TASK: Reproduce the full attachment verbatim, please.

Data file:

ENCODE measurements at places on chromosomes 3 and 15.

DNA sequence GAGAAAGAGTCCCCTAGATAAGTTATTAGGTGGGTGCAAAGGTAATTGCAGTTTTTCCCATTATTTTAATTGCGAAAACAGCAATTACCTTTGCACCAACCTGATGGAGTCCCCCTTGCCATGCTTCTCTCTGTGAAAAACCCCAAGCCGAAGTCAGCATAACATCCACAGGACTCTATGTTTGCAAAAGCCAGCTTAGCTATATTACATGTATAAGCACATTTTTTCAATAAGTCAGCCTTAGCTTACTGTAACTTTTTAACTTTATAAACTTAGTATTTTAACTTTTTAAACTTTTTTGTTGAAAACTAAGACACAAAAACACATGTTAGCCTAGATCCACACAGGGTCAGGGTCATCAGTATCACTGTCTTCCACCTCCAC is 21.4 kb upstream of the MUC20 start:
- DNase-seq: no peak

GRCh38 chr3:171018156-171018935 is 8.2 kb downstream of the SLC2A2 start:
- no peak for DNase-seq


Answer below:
ENCODE measurements at places on chromosomes 3 and 15.

DNA sequence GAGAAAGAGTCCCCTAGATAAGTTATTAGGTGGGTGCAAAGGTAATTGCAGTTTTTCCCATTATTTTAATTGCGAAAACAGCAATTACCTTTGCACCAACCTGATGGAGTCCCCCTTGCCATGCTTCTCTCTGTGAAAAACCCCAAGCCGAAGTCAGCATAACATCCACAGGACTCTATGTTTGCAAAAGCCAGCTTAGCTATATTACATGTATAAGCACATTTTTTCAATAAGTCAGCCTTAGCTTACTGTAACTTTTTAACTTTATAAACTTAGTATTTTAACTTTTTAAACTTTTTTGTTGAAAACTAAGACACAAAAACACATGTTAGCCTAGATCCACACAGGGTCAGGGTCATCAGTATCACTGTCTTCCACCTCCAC is 21.4 kb upstream of the MUC20 start:
- DNase-seq: no peak

GRCh38 chr3:171018156-171018935 is 8.2 kb downstream of the SLC2A2 start:
- no peak for DNase-seq